On the opening night of the Transcendence Theater Road Trip, it was hard to say who was having the most fun – the performers or the audience. During an uplifting evening which also more than once brought tears to my eyes, everyone on and off the stage was visibly thrilled to be a part of a live theater experience, after so much months without. It was a perfect reminder of the importance of live performance.
“Road Trip” is built around a collection of songs that Transcendence describes as “more pop-y” than a typical show. On a two hour trip across the country, nine singers / dancers energetically took us from California via Route 66 to Colorado, to Sweet Home Chicago, Georgia, Disney World, New York, New York, Virginia , Texas and Vegas, Baby, with several other stops along the way. There was even an unexpected detour to a town in the north of England that is part of my own cultural background – which may explain why it suddenly grabbed my throat – although the local audience seemed to appreciate it, too.
The nine performers put their heart and soul into their performances, supported by a group of very competent musicians. The self-accompanied interpretation of “Rocky Mountain High” by Billy Cohen was a highlight for me; hits like “Dancing in the Street” got audiences cheering and “I Left My Heart in San Francisco” predictably brought cheers at the end. The choreography was intelligent, the dancers were lively, the vocals were excellent, the humor was well judged and the musicians were rhythmically tight. It was all surrounded by a patriotic – but not chauvinistic – commitment to creating an inclusive nation that felt truly essential at this point in time and something that the performing arts are well positioned to help create. In fact, as multi-diverse performers from all over America lined up to sing the words “my country”, I wondered if they all felt as included in the real world as they were here. .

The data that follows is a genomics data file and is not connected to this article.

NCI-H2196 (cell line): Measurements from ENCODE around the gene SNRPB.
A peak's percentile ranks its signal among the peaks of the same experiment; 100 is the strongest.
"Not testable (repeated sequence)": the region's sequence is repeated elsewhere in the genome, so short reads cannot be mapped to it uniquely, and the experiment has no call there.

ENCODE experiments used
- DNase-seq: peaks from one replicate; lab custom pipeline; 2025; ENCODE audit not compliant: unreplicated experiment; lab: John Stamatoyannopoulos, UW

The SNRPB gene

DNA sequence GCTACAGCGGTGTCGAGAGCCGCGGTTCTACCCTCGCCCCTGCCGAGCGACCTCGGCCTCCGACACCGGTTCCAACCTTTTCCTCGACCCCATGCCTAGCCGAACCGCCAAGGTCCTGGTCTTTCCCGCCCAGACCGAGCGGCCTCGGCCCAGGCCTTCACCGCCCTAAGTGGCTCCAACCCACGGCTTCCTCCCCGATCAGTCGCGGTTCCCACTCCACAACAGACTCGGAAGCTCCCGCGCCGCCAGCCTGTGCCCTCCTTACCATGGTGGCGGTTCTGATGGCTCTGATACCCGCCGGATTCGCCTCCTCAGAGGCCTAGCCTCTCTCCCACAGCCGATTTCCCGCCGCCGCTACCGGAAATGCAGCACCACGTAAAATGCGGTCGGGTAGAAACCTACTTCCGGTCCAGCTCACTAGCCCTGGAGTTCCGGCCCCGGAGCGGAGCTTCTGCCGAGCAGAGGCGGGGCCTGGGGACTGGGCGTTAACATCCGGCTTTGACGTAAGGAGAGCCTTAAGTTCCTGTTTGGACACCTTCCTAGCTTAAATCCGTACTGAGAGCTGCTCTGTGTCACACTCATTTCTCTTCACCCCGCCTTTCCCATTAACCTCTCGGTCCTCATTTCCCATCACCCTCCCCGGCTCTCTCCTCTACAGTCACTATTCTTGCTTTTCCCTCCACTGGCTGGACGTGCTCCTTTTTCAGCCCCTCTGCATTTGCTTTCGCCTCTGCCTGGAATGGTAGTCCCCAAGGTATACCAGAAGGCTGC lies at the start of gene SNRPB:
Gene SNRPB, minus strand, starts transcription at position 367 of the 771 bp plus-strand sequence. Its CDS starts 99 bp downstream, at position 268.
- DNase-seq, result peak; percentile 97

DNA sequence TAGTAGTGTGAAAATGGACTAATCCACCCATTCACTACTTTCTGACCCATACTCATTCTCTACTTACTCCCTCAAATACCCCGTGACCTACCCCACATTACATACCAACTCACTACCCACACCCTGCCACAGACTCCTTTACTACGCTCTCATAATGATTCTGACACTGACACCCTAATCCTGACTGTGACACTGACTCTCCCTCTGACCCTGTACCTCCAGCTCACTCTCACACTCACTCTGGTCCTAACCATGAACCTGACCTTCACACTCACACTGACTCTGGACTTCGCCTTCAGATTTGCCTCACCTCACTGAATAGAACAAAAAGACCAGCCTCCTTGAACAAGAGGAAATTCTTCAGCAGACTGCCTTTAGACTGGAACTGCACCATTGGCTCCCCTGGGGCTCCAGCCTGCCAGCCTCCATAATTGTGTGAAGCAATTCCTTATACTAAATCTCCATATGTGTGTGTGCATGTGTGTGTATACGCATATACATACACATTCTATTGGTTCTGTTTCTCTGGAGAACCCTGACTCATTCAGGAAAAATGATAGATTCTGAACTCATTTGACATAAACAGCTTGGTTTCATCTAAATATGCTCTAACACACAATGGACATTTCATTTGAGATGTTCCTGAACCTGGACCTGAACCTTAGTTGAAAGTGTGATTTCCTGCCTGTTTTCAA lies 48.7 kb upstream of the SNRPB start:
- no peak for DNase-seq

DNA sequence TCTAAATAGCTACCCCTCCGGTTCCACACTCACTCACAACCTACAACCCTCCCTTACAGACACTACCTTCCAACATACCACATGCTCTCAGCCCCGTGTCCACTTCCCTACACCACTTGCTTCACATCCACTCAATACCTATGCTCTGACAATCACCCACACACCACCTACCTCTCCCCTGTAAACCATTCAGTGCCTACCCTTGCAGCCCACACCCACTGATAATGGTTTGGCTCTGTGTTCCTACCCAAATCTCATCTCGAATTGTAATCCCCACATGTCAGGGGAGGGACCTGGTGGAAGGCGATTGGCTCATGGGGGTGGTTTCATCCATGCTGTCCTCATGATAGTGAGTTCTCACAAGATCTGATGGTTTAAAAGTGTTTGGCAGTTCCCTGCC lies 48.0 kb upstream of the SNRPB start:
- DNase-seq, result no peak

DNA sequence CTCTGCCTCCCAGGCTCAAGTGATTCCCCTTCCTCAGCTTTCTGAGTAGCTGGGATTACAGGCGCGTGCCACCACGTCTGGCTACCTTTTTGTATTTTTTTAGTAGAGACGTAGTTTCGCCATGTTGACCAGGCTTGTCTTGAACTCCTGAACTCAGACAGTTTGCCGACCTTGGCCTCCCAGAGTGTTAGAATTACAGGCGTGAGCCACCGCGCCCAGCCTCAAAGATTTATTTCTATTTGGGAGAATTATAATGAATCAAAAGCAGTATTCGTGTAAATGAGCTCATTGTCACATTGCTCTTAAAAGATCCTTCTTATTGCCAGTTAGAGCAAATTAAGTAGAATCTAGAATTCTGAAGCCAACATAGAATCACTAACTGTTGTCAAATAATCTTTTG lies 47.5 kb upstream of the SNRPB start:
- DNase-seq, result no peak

As a newcomer to Sonoma County, this was my first experience of an event that has become an annual tradition for many – aside from last year, and if there was one thing Transcendence didn’t want. to do was focus on last year. In her introduction to the show, which made no reference to the pandemic, Transcendence Artistic Director Amy Miller exuberantly announced, “We will rebuild! With an offer like ‘Road Trip’ they deserve it – and I plan to do a Transcendence show my annual tradition too.
One final point – because while we might not want to think about the pandemic either, it is unquestionably still with us – the Transcendence website “strongly recommends” wearing a mask. However, my partner and I and the couple next to us were a very small number who did. The event takes place outside, but the seats are very close together. Frankly, we felt more secure with them. Fortunately, the evening was exhilarating enough to forget that we were wearing them or, for a few hours, that the pandemic existed at all.
Transcendence Theatre’s outdoor production “Road Trip”, directed and choreographed by Jessica Lee Coffman with Music Director Susan Draus, runs through August 29 outdoors at Jack London State Historic Park. Tickets and details for all of Transcendence’s upcoming shows are on https://transcendencetheatre.org/2021-saison-2/